India Challenges Vodafone Arbitration Ruling In Singapore Court
India has challenged in a Singapore court a verdict of an international arbitration tribunal that overturned its demand for Rs 22,100 crore in back taxes from Vodafone Group Plc., sources said on Thursday.
An international arbitration court had on Sept. 25 rejected tax authorities' demand for Rs 22,100 crore in back taxes and penalties relating to the British telecom giant's 2007 acquisition of an Indian operator.
Two sources privy to the development said India had 90 days to file an appeal against the tribunal award, and the same was done in a Singapore court earlier this week.
This appeal also sets the stage for the government to challenge the order of a three-member tribunal at the Permanent Court of Arbitration in The Hague that asked India to return $1.4 billion to British oil and gas company Cairn Energy plc.
The government had used a 2012 law, that gave tax authorities the power to reopen past cases, to seek taxes from Vodafone and Cairn over alleged capital gains made several years ago.
Both Vodafone and Cairn had challenged the tax demands under bilateral investment protection treaties and initiated the arbitration.
Sources said the government believes that taxation is not covered under investment protection treaties with various countries and the law on taxation is a sovereign right of the country.
While the treaties are primarily aimed at protection of investments, the tax is levied on 'returns' earned by entities.
Vodafone Group declined to comment on the issue.
Vodafone had challenged before the arbitration tribunal the demand for Rs 7,990 crore in capital gains taxes (Rs 22,100 crore after including interest and penalty) under the Netherlands-India Bilateral Investment Treaty .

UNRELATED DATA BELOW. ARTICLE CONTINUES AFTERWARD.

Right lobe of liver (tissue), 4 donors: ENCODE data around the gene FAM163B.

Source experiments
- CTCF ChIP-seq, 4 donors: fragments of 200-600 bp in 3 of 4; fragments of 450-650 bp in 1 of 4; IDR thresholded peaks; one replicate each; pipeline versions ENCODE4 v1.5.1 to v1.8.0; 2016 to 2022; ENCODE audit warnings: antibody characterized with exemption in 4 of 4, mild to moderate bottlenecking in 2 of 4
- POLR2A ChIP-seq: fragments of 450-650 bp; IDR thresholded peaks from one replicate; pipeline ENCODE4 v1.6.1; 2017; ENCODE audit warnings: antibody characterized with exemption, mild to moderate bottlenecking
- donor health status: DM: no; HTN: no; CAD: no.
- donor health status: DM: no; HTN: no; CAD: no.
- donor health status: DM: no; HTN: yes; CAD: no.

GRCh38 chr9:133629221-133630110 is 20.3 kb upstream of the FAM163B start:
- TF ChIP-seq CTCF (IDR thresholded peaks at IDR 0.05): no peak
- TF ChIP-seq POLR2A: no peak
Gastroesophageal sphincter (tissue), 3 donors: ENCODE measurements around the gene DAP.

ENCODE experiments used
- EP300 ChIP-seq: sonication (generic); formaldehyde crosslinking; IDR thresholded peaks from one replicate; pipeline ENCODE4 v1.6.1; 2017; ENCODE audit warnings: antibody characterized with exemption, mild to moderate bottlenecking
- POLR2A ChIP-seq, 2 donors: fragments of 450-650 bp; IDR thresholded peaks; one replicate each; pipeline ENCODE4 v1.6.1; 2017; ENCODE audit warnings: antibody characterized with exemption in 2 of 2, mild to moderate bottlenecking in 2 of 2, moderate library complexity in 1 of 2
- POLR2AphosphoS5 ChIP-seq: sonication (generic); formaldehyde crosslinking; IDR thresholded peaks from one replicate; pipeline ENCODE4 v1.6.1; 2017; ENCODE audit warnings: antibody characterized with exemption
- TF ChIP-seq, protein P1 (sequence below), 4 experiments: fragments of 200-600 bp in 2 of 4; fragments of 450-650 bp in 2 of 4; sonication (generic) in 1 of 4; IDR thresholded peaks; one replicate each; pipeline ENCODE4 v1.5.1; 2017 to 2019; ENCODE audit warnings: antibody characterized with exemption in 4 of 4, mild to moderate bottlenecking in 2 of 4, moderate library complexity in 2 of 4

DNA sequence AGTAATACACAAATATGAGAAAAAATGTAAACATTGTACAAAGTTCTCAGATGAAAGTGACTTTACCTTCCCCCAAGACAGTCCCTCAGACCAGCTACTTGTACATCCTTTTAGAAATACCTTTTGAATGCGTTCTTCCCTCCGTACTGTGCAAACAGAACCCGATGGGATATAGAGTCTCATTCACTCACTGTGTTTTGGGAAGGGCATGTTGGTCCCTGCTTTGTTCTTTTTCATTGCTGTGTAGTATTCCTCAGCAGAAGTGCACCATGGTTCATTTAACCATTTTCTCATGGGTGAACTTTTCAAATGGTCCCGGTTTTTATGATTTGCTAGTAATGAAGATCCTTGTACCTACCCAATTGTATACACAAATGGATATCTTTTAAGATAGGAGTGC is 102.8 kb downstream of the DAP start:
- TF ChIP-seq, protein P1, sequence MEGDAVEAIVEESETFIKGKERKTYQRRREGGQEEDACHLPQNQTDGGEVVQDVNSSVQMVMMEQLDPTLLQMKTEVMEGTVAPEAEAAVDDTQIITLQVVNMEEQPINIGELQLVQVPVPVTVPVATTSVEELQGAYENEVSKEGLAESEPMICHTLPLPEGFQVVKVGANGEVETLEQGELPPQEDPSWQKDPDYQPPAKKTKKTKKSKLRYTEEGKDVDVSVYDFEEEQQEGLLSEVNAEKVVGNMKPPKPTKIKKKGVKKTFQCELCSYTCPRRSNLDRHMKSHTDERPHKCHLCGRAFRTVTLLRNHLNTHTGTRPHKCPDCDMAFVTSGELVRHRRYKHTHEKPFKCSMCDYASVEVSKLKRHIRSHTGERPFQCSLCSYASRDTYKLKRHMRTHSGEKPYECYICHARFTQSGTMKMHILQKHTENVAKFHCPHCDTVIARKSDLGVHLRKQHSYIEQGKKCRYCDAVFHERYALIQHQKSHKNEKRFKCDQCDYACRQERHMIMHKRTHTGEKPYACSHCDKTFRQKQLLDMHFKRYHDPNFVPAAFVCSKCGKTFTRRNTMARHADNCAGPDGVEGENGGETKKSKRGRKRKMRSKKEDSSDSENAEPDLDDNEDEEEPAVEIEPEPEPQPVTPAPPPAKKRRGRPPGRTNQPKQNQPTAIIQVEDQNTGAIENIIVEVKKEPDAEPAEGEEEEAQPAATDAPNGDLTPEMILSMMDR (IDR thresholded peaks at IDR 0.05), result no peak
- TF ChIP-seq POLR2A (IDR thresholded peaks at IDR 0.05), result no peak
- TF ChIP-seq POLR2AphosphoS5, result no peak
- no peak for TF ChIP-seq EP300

The demand pertained to Vodafone's $11-billion acquisition of 67% stake in the mobile phone business owned by Hutchison Whampoa in 2007.
In September, an international arbitration court ruled that the Indian government seeking Rs 22,100 crore in taxes from Vodafone using retrospective legislation was in "breach of the guarantee of fair and equitable treatment" guaranteed under the bilateral investment protection pact between India and the Netherlands.
India had 90 days or till Dec. 24 to challenge the Vodafone award before a court in Singapore - which was the seat of the arbitration.
As per the award, the government has to reimburse Vodafone 60% of its legal costs and half of the 6,000-euros cost borne by Vodafone for appointing an arbitrator on the panel.
Sources said the Government of India's liability came to Rs 85 crore in legal cost.
In the separate case of Cairn, India has been asked to pay with interest the value of shares it sold, the dividend it seized, and tax refunds it withheld to recover part of tax demand from the British firm.
The government, the sources said, is expected to challenge this ruling too given the size of the award.
Cairn Energy, which gave the country its biggest oil discovery, was in March 2015 slapped with a demand for Rs 10,247 crore tax on alleged capital gains it made when it in 2006 reorganised its India business before listing of the local unit.
Vodafone International Holding (a Netherland company) had in February 2007 bought 100% shares of Cayman Island-based company CGP Investments for $11.1 billion to indirectly get 67% control of Hutchison Essar Ltd. - an Indian company.
The tax department felt the deal was designed to avoid capital gain tax in India and imposed a tax demand, which was rejected by the Supreme Court in 2012.
To stop abuse and plug the loophole of such indirect transfer of Indian assets, the government in 2012 amended the law to make such transfers taxable in India, they said, adding Vodafone was slapped with a fresh demand which the firm contested through international arbitration.